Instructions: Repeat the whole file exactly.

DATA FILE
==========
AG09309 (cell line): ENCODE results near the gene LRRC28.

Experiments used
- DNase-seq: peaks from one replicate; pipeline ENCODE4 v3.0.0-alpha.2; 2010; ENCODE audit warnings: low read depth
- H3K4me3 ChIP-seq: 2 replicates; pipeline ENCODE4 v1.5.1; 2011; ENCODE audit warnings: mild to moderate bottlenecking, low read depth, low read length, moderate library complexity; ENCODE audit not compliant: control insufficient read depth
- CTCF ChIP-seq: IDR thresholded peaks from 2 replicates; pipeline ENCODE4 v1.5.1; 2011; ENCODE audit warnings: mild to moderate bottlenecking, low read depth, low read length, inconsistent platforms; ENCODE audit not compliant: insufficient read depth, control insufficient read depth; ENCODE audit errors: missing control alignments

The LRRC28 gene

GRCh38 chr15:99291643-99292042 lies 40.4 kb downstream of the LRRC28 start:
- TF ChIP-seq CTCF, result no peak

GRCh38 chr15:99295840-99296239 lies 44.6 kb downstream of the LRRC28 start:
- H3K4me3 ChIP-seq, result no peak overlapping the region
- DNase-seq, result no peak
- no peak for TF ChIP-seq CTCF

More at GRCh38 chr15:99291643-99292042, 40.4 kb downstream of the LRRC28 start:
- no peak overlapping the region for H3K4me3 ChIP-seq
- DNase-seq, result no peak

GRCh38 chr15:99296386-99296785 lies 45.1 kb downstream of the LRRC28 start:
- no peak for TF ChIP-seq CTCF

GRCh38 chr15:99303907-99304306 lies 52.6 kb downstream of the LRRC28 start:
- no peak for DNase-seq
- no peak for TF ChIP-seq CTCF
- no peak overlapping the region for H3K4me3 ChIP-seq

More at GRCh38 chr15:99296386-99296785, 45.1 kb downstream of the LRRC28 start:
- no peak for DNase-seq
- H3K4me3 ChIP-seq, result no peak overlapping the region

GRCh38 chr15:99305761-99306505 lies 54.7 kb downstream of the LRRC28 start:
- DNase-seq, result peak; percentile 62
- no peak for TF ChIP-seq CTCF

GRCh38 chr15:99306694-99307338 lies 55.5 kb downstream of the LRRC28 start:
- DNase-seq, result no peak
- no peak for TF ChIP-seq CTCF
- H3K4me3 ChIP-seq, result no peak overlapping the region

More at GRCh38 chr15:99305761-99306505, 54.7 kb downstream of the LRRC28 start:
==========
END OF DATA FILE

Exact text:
AG09309 (cell line): ENCODE results near the gene LRRC28.

Experiments used
- DNase-seq: peaks from one replicate; pipeline ENCODE4 v3.0.0-alpha.2; 2010; ENCODE audit warnings: low read depth
- H3K4me3 ChIP-seq: 2 replicates; pipeline ENCODE4 v1.5.1; 2011; ENCODE audit warnings: mild to moderate bottlenecking, low read depth, low read length, moderate library complexity; ENCODE audit not compliant: control insufficient read depth
- CTCF ChIP-seq: IDR thresholded peaks from 2 replicates; pipeline ENCODE4 v1.5.1; 2011; ENCODE audit warnings: mild to moderate bottlenecking, low read depth, low read length, inconsistent platforms; ENCODE audit not compliant: insufficient read depth, control insufficient read depth; ENCODE audit errors: missing control alignments

The LRRC28 gene

GRCh38 chr15:99291643-99292042 lies 40.4 kb downstream of the LRRC28 start:
- TF ChIP-seq CTCF, result no peak

GRCh38 chr15:99295840-99296239 lies 44.6 kb downstream of the LRRC28 start:
- H3K4me3 ChIP-seq, result no peak overlapping the region
- DNase-seq, result no peak
- no peak for TF ChIP-seq CTCF

More at GRCh38 chr15:99291643-99292042, 40.4 kb downstream of the LRRC28 start:
- no peak overlapping the region for H3K4me3 ChIP-seq
- DNase-seq, result no peak

GRCh38 chr15:99296386-99296785 lies 45.1 kb downstream of the LRRC28 start:
- no peak for TF ChIP-seq CTCF

GRCh38 chr15:99303907-99304306 lies 52.6 kb downstream of the LRRC28 start:
- no peak for DNase-seq
- no peak for TF ChIP-seq CTCF
- no peak overlapping the region for H3K4me3 ChIP-seq

More at GRCh38 chr15:99296386-99296785, 45.1 kb downstream of the LRRC28 start:
- no peak for DNase-seq
- H3K4me3 ChIP-seq, result no peak overlapping the region

GRCh38 chr15:99305761-99306505 lies 54.7 kb downstream of the LRRC28 start:
- DNase-seq, result peak; percentile 62
- no peak for TF ChIP-seq CTCF

GRCh38 chr15:99306694-99307338 lies 55.5 kb downstream of the LRRC28 start:
- DNase-seq, result no peak
- no peak for TF ChIP-seq CTCF
- H3K4me3 ChIP-seq, result no peak overlapping the region

More at GRCh38 chr15:99305761-99306505, 54.7 kb downstream of the LRRC28 start: